On a recent trip to india I watched a Bollywood movie on the plane called Marina. The video below is the theme song "Chennai". Here is the plot:
Ambikapathy ('Pakoda' Pandian) is a orphan runaway who escapes from his cruel uncle to Chennai and eventually ends up at Marina beach. He earns his livelihood by first hawking drinking-water packets and later poached chickpeas to the public visiting Marina beach. His calm and matured manners win him the admiration and later the friendship of other boys employed at the beach. Ambikapathy has a passion to be educated, so he works in the day to save money for schooling whilst trying to study at night on his own. His ultimate dream is to be enrolled in a proper school. His passion also slowly begins to rubs-off on the other children on the beach.
An old man (Sundararajan) and postman (Jithan Mohan) are the guardian of sorts for these street-children. The beach is also the got-to place for many lovebirds. One such couple is Senthilnathan and Swapna Sundari.
I remembered really enjoying the film so yesterday, while spending the day in Chennai before the beginning of our tour, I made an effort to go down to Marina Beach where I photographed a small slice of life – perhaps these boys were influenced by the movie!
I just spoke to 3 of the Emirates flight attendants who will be on our flight today. One was from Brazil, one from the Netherlands and the other from New Zealand. I've heard great things about this airline and it is my first flight with them – bound for Chennai, Tamil Nadu, India.
Often the atmosphere in India is choked with pollution. Instead of lamenting the poor visibility embrace it and create something special. On two separate occasions during my January 2013 tour to the Kumbh Mela we had this poor visibility, the first time in Allahabad , and several days later at Varanasi. These are the results! Do we have a theme going here?
The friendly people at Photodeck describe them as Photography websites with a brain. They certainly are that. Updated to use the latest coding standards, they have introduced some very nice templates to get you started. I have been with them for the past 4 or 5 years and now have an archive of more than 11,000 images stored on the robust Amazon servers.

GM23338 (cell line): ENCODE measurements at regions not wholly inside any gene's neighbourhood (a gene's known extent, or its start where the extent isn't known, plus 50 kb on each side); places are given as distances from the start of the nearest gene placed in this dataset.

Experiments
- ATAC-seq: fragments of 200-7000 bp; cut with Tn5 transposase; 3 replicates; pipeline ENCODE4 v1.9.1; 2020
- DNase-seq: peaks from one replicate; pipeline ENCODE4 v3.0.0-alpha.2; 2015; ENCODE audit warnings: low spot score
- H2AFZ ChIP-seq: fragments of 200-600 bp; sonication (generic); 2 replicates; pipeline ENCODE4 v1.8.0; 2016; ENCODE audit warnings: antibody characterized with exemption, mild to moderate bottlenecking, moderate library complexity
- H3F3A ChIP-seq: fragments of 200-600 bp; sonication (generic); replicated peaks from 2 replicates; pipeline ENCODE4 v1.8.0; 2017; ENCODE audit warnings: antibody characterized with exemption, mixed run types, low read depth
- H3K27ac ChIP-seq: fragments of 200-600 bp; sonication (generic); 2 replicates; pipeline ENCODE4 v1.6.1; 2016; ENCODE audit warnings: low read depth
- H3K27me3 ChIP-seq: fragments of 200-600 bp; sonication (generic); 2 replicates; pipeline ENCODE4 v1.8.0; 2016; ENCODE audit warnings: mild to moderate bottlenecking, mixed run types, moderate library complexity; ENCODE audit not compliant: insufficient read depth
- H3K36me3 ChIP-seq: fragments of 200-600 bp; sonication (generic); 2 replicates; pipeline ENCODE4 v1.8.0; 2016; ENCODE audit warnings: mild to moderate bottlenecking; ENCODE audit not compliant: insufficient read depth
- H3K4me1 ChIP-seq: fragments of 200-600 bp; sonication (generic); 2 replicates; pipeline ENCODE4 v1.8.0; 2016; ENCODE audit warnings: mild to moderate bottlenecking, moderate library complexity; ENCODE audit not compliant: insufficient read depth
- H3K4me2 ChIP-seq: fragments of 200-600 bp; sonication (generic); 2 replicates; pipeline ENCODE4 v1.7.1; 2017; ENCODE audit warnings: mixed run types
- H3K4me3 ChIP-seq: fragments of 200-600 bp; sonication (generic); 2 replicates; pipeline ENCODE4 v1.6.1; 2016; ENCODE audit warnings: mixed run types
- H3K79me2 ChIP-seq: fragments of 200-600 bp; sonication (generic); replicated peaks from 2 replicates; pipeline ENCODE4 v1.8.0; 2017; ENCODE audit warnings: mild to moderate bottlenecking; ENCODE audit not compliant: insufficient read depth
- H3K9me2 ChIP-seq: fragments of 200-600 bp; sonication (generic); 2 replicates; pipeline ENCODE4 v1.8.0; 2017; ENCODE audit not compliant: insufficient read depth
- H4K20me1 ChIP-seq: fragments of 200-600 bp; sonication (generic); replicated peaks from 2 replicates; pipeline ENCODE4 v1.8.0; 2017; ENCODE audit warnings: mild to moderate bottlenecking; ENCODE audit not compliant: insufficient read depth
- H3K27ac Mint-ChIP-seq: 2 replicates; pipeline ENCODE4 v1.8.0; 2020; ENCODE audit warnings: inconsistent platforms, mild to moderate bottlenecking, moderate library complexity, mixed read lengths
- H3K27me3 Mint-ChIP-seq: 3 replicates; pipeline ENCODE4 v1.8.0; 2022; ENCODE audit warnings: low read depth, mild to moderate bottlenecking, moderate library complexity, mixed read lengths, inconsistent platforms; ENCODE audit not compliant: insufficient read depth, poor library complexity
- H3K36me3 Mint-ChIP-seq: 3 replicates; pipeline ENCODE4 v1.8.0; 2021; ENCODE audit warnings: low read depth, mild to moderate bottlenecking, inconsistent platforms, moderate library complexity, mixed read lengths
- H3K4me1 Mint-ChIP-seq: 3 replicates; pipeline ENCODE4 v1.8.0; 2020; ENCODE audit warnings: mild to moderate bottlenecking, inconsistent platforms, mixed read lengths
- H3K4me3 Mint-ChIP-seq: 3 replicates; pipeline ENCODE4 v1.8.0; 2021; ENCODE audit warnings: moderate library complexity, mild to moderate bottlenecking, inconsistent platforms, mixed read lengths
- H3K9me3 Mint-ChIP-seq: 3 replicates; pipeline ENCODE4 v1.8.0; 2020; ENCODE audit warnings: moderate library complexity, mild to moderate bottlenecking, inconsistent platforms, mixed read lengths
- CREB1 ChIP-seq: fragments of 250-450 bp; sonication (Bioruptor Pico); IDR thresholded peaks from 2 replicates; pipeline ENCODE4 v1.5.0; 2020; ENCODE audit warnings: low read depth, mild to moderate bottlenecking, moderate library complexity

The template designs are fully adaptable to your tablets and smart phones – each adapts to the device used, supports all advanced features, comes in 23 color variants, and offers extensive customization options.
If you are interested in a great platform to get your images seen try Photodeck free for a month. If you like it use my personal Tell-your-Friends coupon code. You will get 50% off your first month.
Check out what I have done with one of the template designs. Click on the website image to go to my site.
Click to set custom HTML
Here Chris is using good lighting technique to photograph this Himba woman in the doorway of her home. At the time the direct, outdoor light was pretty harsh so she has placed her in the shade of her hut and is relying on the reflected ambient light as her primary light source. You can see the beautiful warmth that surrounds the doorway, and with careful image processing this turned in to a gorgeous image.
NEWSFLASH! Photographic Journeys – An Afternoon with Sam Abell and Evelyn Nodwell
Join Sam Abell and Evelyn Nodwell 2:00 pm Saturday March 15, 2014 for an illuminating afternoon of conversation about photography at the Dr. Sun Yat-Sen Classical Chinese Garden. Mr Abell, renowned National Geographic photographer and teacher, will present a talk drawing on his 30 years as a world-ranging photographer of gardens, cultures and history. He will then join his friend, the distinguished Vancouver photographer Evelyn Nodwell for a walking conversation of her works on display in the Garden's gallery. Take a look at some of Evelyn's and husband Ted's images at the following [LINK].
GUIZHOU CHINA, In the Season of New Rice
March 1 - 30, 2014 Dr. Sun Yat-Sen Classical Chinese Garden, 578 Carrall Street, Vancouver BC.
(Exhibit Opening 2:00-4:00 pm Saturday March 1)
This photography exhibit by anthropologist and award-winning photographer Evelyn Nodwell explores village and small town life in Guizhou Province at a time of China’s growing urbanization.
Guizhou is among the least developed of China’s provinces. Many villages are still accessible only over rough, winding and narrow gravel roads; some are only accessible on foot. More than one-third of Guizhou’s towns and steep, green hills are populated by an ethnically diverse population of many indigenous ethnic minorities.